Eastbourne Memories - A Victorian Perspective

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Chap. XIV.]            Technical Education.
Sussex County Council, almost as soon as I was elected in 1889. I afterwards became, and was for 5 years (1898-1903) Chairman of that Committee until it was disestablished by the " Education Act, 1902." In applying the " Technical Instruction Act, 1889," to the circumstances of Sussex, we had to consider many subjects beyond what, say, a Lancashire Committee would have been called upon to handle. Our curriculum therefore embraced such very diverse subjects (some for male and some for female students), as brass-work, wood-carving, horse-shoeing, bee-keeping, fruit-growing, butter-making, cooking, house-cleaning, dress-cutting and so on, to say nothing of nursing and ambulance work.
We established at Lewes a training school for girls, and both there and at various centres in the County, we gave instruction by qualified travelling teachers in the above and other subjects. In the case of the Boroughs, including of course East-Bourne, we did not give the instruction by our own staff sent out from Lewes our head-quarters, but made grants of money to the Boroughs who appointed their own local Technical Instruction Committees which made their own arrangements for teachers and teaching. I was also Chairman of the Technical Instruction Committee of the East-Bourne Town Council during the last year or two before I relinquished my seat on the Council in 1893.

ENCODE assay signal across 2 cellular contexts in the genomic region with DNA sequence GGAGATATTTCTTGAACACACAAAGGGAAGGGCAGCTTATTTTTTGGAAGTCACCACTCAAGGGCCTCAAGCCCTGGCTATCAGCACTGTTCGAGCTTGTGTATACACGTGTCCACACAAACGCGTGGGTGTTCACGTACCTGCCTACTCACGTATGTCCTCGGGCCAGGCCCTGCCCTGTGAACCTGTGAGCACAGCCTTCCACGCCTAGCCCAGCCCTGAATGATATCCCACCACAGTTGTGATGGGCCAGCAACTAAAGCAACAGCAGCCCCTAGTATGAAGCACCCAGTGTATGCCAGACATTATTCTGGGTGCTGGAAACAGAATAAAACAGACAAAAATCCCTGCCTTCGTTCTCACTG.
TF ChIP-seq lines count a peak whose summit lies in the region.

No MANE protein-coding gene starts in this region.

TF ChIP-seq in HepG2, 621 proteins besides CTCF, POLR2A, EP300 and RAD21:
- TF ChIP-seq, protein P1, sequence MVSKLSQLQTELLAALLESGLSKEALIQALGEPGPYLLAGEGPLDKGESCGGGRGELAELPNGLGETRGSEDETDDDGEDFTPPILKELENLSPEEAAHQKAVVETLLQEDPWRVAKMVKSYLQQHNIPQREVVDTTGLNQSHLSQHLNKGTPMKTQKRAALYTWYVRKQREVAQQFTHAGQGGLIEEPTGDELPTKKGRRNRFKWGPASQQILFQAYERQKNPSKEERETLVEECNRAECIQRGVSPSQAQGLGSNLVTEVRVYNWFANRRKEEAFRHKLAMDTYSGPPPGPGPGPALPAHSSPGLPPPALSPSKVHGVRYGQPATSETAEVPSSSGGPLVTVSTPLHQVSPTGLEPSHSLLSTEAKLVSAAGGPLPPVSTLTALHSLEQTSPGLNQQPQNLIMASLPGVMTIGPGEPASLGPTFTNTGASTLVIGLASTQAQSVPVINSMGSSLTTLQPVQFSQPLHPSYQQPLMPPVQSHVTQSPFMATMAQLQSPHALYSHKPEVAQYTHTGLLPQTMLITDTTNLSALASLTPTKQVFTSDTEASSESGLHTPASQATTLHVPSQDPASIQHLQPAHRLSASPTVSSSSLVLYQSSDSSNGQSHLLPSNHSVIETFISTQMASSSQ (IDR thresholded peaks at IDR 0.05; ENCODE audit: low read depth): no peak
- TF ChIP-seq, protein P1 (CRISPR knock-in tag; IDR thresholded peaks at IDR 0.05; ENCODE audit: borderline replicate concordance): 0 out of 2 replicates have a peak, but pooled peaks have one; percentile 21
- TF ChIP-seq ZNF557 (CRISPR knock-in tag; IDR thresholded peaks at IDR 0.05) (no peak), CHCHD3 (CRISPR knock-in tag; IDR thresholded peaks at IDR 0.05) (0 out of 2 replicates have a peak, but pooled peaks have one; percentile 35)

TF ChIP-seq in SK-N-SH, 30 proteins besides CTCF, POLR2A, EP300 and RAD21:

In my capacity of Chairman of the two bodies in turn, it fell to my lot to visit different centres in the County, give away prizes, and, of course, make speeches in so doing. These speeches not unfrequently involved me in correspondence, of which the following is a sample, not textual, but in effect: " Dear Sir,I was very much interested in reading in our local paper your speech on the successful working of the Lewes Training School for young servants. Will you kindly procure for me the name and address of one of the young cooks you have trained there, as I should like to engage a servant from your school. With manv apologies, Yours truly, Mary Blank."
This was an addition to my duties of Chairman for
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